Susan J. Curtin Chair, National Coast Guard Museum Association Board of Directors Partner, Power Family Enterprises
The National Guard Memorial Museum
The National Guard Memorial Museum is a military museum hosted by the National Guard Educational Foundation. It is located in northwestern Washington, DC, near the National Postal Museum, Union Station and Georgetown University Law Center.
The National Guard’s story transcends all eras of our nation’s history, encompassing millions of citizen-soldiers past and present. Now, more than ever, Guardsmen are being asked to do more, both domestically and abroad. Today there are nearly 470,000 Citizen-Soldiers and Airmen comprising the Army and Air National Guard in 54 states, territories, and the District of Columbia, spanning more than 3,300 American communities.
Members of the National Guard serve both their states and their nation, making the National Guard the only U.S. military service that handles domestic and international missions in a unique state-federal partnership. Honoring their service and heroism for present and future generations is our duty and calling.
Marine Barracks Washington, D.C. 8th & I
Marine Barracks Washington, D.C., also known as “8th & I,” is the oldest active post in the Marine Corps. It was founded by President Thomas Jefferson and Lt. Col. William Ward Burrows, the second commandant of the Marine Corps, in 1801.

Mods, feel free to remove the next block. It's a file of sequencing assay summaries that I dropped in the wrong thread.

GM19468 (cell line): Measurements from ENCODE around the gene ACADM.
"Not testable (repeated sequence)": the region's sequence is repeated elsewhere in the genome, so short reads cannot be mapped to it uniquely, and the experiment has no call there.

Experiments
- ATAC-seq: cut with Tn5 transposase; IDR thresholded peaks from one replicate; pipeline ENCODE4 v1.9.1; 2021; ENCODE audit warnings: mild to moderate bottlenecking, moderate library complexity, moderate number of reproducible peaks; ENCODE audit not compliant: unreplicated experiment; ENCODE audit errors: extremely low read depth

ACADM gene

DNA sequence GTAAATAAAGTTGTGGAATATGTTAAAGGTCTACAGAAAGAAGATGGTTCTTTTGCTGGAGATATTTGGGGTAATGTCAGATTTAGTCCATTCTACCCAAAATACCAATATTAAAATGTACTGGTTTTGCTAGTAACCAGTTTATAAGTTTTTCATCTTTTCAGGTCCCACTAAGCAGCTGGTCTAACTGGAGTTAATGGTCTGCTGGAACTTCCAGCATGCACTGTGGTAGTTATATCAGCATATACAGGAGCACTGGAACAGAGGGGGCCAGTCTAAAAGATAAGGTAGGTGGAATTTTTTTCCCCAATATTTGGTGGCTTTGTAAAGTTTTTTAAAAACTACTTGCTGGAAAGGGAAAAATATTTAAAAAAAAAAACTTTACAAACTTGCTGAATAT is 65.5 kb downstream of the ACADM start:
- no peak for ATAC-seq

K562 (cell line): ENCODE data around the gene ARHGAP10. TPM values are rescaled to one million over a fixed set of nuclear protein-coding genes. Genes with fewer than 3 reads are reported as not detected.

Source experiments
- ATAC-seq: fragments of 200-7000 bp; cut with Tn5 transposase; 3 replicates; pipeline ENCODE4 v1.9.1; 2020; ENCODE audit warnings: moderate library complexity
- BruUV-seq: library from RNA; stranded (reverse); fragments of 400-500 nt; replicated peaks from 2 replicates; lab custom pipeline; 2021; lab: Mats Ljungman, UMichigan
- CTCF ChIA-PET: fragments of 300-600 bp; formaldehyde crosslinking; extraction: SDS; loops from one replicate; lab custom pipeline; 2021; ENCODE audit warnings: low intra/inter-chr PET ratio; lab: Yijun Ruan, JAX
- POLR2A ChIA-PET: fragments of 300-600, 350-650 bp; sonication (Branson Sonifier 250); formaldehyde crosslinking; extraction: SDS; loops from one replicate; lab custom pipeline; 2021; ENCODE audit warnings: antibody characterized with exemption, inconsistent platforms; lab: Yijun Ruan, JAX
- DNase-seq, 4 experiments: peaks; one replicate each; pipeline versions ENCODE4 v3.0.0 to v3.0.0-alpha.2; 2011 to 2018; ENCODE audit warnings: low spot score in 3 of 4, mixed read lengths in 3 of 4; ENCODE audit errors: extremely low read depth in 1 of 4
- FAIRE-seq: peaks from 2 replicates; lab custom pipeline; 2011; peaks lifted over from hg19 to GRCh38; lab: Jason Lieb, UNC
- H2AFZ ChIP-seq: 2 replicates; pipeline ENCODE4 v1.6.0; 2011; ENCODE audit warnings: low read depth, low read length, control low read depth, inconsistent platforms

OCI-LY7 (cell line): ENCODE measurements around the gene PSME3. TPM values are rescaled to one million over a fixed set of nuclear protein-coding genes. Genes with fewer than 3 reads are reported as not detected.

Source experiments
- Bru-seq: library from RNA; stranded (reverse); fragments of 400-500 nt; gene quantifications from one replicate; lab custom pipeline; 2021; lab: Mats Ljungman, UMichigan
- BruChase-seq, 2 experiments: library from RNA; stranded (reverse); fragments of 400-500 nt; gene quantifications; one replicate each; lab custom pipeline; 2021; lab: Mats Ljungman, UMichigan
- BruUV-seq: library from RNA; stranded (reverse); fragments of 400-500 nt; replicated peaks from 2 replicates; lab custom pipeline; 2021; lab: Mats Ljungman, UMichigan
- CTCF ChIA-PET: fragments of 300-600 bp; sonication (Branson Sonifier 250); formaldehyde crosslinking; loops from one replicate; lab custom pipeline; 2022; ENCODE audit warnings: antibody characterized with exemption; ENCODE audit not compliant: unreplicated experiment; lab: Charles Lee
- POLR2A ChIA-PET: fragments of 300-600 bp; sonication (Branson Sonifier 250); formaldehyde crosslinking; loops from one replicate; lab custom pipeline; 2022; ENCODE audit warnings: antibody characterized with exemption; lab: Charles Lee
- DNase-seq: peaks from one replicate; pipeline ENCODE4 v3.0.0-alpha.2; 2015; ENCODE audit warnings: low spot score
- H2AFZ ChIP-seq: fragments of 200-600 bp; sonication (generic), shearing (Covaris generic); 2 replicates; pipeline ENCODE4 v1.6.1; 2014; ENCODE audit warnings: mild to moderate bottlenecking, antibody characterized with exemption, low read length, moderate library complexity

Located on the corners of 8th & I Streets in southeast Washington, D.C., the Barracks supports both ceremonial and security missions in the nation’s capital.
The Barracks is home to many nationally recognized units, including the Marine Corps Silent Drill Platoon, the Marine Drum and Bugle Corps, the Marine Band, the official Marine Corps Color Guard, and the Marine Corps Body Bearers. It is also the site of the Home of the Commandants, which, along with the Barracks, is a registered national historic landmark.
Enjoy one of the evening parades which are free to the public (Reservations). The parades require reservations and can quickly sell out. You might also choose to see the drill team during one of their Tuesday parades located at the Lincoln Memorial (no reservations required).
Blue Star Museums
Blue Star Museums is a collaboration among the National Endowment for the Arts, Blue Star Families, the Department of Defense, and museums across America. Each summer since 2010, Blue Star Museums have offered free admission to the nation’s active-duty military personnel and their families, including National Guard and Reserve.
Blue Star Families is an all-volunteer military community making unprecedented sacrifices to serve our country. Blue Star Families was founded by military spouses in 2009 to empower these families to thrive as they serve. We’re committed to strengthening military families by connecting them with their neighbors – individuals and organizations – to create vibrant communities of mutual support. We believe we’re all stronger when we take care of one another.
For more information on Blue Star Museums, please see the Frequently Asked Questions. The 2019 Blue Star Museums program began on Saturday, May 18, 2019, Armed Forces Day, and ended on Monday, September 2, 2019, Labor Day.
Let me know of other great military museums and memorials that might otherwise go noticed.